Steve McNamara’s Catalans Dragons beat Warrington Wolves at Wembley this afternoon and their 20-14 victory handed them their first piece of major silverware since joining Super League in 2006.
A year on from ensuring their survival in 2017’s Million Pound Game, the Dragons’ slow start to 2018 has been long forgotten as Remi Casty lifted the famous trophy aloft in celebration – all of which came after the French team had a dream start with Lewis Tierney crossing inside two minutes. At the end of their first attacking set, half back Samisoni Langi put a towering kick up towards Stefan Ratchford but, after the Warrington full back knocked on in the air, the Dragons took advantage. On the right edge, Benjamin Julien drew a tackle and offloaded the ball out for Tierney to slide over in the corner.
Their lead was further extended after Sam Moa drew a penalty right in front of the sticks and Australian half back Josh Drinkwater added a penalty goal to the touchline conversion he struck following Tierney’s try. Catalans led 8-0 before the clock had even hit ten minutes and with Warrington still stuck in the starting blocks. Indeed, the Englishmen thought they had hit back through Tom Lineham but the try was chalked off for obstruction earlier in the play. That preceded errors from Tyrone Roberts and Stefan Ratchford with the Wolves in promising positions but Ben Murdoch-Masila was able to get the eight-time cup winners on the board before half-time. After Fouad Yaha spilled the ball under pressure from a high kick, the gargantuan forward was able to pounce and run the ball round to place under the sticks.
That score was on 29 minutes and brought Warrington into the game but the Frenchmen, in the final after their sterling performance against Saints in the semi-final, hit back to restore their eight point advantage. With starting hooker Michael McIlorum off the pitch for a spell on the interchange bench, impressive second rower Benjamin Garcia barged his way over from dummy half, referee Robert Hicks confirming the try after a video check. Drinkwater’s conversion left the score at 14-6 at half-time and the Dragons were certainly good value for it.
Keen to build on their lead and not allow the Wolves back into the match, Catalans started quick once more and left centre Brayden Williame was the man to extend their advantage. After a 40/20 from man of the match Tony Gigot, Garcia, Langi and Drinkwater combined before giving the Frenchman the opportunity to put Williame through a gap. Warrington’s slow start to the game looked like costing them but, as any team should in a final, they came back.
As the game edged towards the hour mark, a no-look kick from the Wire’s Kevin Brown angled in towards the sticks from the left channel and, beaten by a bounce, Drinkwater knocked on. Roberts was there fast to collect the loose ball and offloaded to George King who gave Warrington a chance again. With the score at 20-12 with ten minutes left on the clock, Roberts took the option of two points after Super League’s fourth placed team were awarded a penalty, cutting the margin to six points.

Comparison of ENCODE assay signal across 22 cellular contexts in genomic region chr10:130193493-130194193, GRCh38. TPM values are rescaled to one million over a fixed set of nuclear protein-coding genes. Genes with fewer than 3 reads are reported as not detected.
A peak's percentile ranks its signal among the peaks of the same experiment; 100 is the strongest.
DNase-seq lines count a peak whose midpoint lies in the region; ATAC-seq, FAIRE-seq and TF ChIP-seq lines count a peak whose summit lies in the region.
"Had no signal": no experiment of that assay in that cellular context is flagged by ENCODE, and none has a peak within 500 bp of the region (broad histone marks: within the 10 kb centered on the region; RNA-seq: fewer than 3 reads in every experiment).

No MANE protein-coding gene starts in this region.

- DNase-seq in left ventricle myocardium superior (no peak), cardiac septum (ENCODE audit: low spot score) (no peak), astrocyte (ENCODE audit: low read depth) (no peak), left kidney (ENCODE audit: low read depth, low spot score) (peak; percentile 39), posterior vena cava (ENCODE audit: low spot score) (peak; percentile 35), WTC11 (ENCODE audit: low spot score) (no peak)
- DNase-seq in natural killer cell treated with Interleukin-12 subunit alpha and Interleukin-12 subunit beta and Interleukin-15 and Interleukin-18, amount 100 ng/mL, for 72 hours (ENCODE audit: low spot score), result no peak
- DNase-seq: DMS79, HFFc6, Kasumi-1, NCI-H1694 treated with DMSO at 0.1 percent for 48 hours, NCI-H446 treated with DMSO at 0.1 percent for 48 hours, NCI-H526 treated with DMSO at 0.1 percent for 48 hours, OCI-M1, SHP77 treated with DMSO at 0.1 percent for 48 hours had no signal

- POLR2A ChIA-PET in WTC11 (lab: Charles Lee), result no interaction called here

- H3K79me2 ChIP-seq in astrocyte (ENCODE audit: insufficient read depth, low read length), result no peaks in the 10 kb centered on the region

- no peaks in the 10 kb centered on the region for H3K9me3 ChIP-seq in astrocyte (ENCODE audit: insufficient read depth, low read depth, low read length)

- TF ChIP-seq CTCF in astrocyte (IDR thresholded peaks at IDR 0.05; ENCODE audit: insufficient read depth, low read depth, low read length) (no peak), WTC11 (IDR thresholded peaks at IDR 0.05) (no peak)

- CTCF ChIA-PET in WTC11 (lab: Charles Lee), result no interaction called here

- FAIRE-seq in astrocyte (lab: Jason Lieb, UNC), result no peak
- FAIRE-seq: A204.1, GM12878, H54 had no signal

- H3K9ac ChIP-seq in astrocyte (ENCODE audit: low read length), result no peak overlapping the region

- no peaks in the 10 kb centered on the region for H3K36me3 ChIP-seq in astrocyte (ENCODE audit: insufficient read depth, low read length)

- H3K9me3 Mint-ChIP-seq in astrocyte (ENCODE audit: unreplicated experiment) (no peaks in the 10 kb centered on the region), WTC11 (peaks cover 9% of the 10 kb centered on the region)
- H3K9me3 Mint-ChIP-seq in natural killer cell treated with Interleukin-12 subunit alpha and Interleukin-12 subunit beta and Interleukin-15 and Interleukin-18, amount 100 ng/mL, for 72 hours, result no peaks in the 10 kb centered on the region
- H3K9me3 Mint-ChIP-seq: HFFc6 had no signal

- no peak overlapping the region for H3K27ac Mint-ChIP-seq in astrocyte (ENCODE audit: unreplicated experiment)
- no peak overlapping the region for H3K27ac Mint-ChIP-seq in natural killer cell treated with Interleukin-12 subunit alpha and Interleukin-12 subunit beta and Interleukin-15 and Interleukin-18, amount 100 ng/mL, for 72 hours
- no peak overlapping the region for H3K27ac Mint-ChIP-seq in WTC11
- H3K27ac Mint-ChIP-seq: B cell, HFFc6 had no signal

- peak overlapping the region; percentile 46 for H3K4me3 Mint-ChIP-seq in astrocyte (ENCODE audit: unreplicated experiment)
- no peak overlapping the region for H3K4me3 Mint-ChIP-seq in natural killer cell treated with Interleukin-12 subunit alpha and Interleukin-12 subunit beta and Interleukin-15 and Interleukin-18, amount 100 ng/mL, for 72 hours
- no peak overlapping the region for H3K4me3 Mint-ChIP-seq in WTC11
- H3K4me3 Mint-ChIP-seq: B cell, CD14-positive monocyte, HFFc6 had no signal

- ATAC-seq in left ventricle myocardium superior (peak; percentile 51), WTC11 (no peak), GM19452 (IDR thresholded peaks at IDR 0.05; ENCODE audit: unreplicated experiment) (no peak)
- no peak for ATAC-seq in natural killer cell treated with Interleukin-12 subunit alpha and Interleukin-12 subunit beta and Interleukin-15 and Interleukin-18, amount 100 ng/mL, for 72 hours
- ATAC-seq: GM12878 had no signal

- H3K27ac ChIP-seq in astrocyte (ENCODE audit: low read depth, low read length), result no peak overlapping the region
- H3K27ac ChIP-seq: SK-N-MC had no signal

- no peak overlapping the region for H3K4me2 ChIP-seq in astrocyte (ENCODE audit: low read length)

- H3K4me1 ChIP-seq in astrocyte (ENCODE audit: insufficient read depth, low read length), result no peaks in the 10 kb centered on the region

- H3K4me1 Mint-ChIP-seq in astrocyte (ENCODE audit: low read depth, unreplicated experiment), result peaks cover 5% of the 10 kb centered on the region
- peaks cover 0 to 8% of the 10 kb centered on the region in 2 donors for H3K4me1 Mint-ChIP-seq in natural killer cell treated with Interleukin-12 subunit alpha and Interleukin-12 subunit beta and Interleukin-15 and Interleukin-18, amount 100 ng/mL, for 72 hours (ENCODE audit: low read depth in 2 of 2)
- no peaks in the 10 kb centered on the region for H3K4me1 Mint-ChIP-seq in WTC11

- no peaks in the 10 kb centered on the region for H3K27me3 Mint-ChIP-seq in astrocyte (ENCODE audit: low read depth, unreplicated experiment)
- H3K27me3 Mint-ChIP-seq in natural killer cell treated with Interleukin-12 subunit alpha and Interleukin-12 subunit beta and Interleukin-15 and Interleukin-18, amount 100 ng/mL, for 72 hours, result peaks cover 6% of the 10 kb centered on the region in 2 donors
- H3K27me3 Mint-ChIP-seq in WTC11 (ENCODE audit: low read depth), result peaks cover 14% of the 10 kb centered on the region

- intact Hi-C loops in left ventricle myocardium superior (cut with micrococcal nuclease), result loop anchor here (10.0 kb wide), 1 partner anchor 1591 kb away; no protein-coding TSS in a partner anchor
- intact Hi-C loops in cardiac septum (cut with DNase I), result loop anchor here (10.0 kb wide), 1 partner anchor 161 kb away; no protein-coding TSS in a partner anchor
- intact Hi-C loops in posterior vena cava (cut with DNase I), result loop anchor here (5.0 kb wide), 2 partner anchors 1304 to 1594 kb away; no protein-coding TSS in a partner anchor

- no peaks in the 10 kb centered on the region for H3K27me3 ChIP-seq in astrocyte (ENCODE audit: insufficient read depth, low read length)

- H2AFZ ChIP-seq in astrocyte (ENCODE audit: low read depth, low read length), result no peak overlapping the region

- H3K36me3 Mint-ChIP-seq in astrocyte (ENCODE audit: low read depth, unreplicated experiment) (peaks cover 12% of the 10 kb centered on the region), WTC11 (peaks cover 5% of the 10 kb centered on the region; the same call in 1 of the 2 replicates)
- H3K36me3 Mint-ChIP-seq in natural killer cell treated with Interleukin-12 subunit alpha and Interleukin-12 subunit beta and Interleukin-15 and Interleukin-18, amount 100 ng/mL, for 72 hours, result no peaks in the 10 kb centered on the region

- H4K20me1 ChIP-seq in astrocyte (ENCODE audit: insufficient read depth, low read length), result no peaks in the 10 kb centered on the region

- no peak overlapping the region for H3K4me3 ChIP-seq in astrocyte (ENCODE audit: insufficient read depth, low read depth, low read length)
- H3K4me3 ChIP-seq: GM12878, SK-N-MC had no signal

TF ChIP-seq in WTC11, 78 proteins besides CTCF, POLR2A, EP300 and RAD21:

Indeed, Catalans made handling errors aplenty in the last quarter of the match but, such was their defensive solidity, they were able to ensure they weren’t punished for it. Always brutal and strong up the middle, the Dragons seemed confident in their ability to deal with the Wolves out wide and were happy for Warrington to throw the ball to the flanks in their attempts to make headway. The result may well have been different had either of Lineham’s close range slides for the line resulted in a try.
However, the Wolves were unable to add to Roberts’ late penalty and the Dragons wound the clock down after Fouad Yaha had managed to keep the ball in the field of play as Josh Charnley – quiet throughout – tried to force a drop out.
Lewis Tierney, the man who had the first word, went on to have the last as he ran the ball out of play in the direction of the vocal Catalans contingent and, as the hooter sounded, the celebrations began for the Dragons, Bernard Guasch and Steve McNamara. Having masterminded a turnaround not only from their poor 2017 season but also their disappointing start to 2018, the English coach has produced the perfect gameplan to defeat both St Helens and Warrington en route to their first piece of major silverware and, with the foundations now firmly in place, next season could see the Dragons improve further and become a real threat.
Now, though, Catalans have become the first non-English team to lift the famous trophy and, while the attendance was the lowest at Wembley for decades, it comes at a time when expansion is a hot topic in rugby league.Embed from Getty Images